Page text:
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PERSPECTIVES ON PLACE

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Confessions of an Omnivore

While grocery shopping, I have often struggled with the decision to buy organic or buy local. Yes, the organic is better for farms’ environments, farm workers, and for consumers’ health (at least in the short term).  But if the organic food is shipped in from Argentina, what are the costs in terms of fossil fuel consumption and emissions of pollutants and greenhouse gases?  This question on the origins of our food has implications not only at the grocery store, but also in our work at the Foundation.  We cannot ignore food production when we are talking about communities’ futures, and there are lessons on sustainability that farms can teach those of us working in the planning field. 

Having read Michael Pollan’s The Botany of Desire, I was thrilled to see that he had a new book that dealt exclusively with food and where food comes from.  The Omnivore’s Dilemma addresses the question of what we, as omnivores, should eat.  Our dilemma is that, since we can eat pretty much anything, how do we determine what is good to eat and what will kill us?  Pollan’s book discusses with humor and detail the “natural history” of four sample meals as a means to explore this question.  Pollan also looks at the omnivore’s dilemma by questioning  the larger effects of our food choices on the world around us.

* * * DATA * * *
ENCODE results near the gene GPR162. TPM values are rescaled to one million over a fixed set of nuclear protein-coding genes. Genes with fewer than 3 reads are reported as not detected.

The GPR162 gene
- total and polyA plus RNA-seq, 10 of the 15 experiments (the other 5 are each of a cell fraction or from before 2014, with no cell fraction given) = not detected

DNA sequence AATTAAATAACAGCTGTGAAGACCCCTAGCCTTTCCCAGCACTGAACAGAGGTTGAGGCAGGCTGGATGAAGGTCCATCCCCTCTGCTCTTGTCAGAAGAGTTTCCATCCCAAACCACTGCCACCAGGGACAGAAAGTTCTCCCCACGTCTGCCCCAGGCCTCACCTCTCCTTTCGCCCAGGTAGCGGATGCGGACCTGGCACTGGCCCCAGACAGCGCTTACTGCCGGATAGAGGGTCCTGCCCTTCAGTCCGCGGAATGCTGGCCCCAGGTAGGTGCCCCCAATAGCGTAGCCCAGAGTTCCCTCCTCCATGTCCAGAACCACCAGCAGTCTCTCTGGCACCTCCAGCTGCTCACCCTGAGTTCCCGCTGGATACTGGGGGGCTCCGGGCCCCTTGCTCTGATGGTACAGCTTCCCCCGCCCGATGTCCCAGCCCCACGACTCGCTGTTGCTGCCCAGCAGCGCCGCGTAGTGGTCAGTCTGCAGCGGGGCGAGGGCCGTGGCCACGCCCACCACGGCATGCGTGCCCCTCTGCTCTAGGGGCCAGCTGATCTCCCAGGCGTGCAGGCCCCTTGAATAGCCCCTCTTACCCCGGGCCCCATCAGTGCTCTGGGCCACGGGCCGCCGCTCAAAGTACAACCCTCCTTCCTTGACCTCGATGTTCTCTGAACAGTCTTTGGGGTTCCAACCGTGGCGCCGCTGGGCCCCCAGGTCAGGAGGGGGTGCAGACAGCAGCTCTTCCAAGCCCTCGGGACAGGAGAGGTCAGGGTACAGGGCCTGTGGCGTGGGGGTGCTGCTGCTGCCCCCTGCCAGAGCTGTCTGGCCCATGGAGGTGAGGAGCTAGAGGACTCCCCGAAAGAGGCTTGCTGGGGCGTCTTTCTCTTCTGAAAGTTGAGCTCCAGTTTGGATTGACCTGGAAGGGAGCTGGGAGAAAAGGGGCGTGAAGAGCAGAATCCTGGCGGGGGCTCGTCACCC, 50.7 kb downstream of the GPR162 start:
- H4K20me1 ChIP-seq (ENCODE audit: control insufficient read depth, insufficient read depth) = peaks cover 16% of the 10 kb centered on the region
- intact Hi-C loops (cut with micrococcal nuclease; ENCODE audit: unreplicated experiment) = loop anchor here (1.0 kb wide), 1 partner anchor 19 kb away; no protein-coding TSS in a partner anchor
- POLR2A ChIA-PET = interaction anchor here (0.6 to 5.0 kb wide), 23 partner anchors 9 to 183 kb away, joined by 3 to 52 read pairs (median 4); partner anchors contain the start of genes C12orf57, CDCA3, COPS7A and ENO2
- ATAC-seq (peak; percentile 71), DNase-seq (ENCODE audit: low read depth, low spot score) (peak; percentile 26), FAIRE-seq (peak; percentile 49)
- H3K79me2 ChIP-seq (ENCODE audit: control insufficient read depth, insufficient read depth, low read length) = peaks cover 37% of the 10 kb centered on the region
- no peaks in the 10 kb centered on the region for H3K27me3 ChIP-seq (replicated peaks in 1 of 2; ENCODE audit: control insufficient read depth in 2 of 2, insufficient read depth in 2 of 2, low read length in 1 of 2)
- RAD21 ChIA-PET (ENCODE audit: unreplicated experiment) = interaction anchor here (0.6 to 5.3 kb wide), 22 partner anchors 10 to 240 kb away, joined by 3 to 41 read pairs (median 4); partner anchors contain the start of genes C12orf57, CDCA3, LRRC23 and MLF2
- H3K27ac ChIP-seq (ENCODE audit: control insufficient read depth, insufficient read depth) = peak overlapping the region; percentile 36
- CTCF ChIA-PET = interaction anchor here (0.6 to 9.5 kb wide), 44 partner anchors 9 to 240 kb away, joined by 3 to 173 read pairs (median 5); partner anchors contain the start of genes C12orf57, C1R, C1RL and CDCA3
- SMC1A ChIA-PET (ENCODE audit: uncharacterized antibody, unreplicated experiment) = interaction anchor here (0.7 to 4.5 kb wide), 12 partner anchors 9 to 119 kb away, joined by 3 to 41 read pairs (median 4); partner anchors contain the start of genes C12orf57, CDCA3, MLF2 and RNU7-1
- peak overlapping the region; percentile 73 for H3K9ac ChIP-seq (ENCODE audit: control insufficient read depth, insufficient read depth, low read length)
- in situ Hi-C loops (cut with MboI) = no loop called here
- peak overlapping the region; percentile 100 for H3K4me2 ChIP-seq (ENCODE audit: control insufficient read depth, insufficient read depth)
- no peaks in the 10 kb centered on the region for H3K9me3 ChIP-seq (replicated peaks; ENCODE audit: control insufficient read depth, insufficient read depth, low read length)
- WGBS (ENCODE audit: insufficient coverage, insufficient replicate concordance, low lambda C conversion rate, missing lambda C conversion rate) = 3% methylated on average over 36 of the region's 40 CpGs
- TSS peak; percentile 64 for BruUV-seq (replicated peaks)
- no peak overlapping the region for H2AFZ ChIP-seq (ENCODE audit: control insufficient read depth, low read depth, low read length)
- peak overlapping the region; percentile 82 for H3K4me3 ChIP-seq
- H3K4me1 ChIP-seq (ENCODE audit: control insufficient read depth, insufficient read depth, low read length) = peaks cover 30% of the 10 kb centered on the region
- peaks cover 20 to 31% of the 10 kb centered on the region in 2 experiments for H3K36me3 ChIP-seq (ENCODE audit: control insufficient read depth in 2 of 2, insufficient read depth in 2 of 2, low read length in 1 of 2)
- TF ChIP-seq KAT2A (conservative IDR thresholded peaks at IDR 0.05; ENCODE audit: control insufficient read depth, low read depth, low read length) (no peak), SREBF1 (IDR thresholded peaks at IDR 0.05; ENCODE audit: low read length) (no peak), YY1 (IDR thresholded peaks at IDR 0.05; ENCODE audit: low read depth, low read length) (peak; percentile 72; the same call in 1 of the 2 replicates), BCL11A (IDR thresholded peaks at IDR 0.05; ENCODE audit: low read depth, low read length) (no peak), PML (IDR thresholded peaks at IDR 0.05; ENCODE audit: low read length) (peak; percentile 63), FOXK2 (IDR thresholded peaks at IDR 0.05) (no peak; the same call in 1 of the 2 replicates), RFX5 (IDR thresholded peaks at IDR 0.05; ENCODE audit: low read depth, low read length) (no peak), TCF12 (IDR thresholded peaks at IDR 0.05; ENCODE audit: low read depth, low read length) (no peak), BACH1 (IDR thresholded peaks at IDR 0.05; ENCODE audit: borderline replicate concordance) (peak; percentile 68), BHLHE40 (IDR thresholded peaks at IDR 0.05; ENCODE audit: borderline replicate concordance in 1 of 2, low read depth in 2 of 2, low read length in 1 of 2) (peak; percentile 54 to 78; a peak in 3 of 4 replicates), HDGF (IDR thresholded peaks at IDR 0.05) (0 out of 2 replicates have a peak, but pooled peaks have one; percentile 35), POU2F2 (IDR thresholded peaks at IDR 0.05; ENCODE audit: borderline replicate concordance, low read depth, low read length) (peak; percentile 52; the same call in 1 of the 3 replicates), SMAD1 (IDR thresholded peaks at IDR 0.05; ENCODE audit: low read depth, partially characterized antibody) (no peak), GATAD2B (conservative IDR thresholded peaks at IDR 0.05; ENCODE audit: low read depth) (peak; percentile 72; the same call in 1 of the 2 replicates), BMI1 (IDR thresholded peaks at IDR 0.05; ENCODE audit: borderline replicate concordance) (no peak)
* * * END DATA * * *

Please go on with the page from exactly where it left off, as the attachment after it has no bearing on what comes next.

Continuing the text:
I came away convinced that, while local organic food is the best on all fronts, local food (organic or not) is in many ways superior to imported organic food.  His description of an almost completely self-contained small farm that is supported by the local economy is a glimpse of a model for community sustainability.  In an era of globalization, the local farm where consumers literally see where their food comes from, start to finish, ensures best practices for raising and harvesting both crops and animals.  The transparency of the process is vital for the farm’s customers to feel as though they are getting food that they can feel good about.  Likewise, transparency in the planning process leads to processes that citizens can feel good about.  Providing community members with the opportunity to know exactly where the community’s plan for the future is coming from and offering them opportunities to contribute in a meaningful way is the best way to get sustainable plans for the future. 

While we will always need a few things from outside our communities, farms that cater to local needs and are in sync with the local environment should be considered our best resource—both for food and for examples of sustainable systems and processes.

Jocelyn Hittle 


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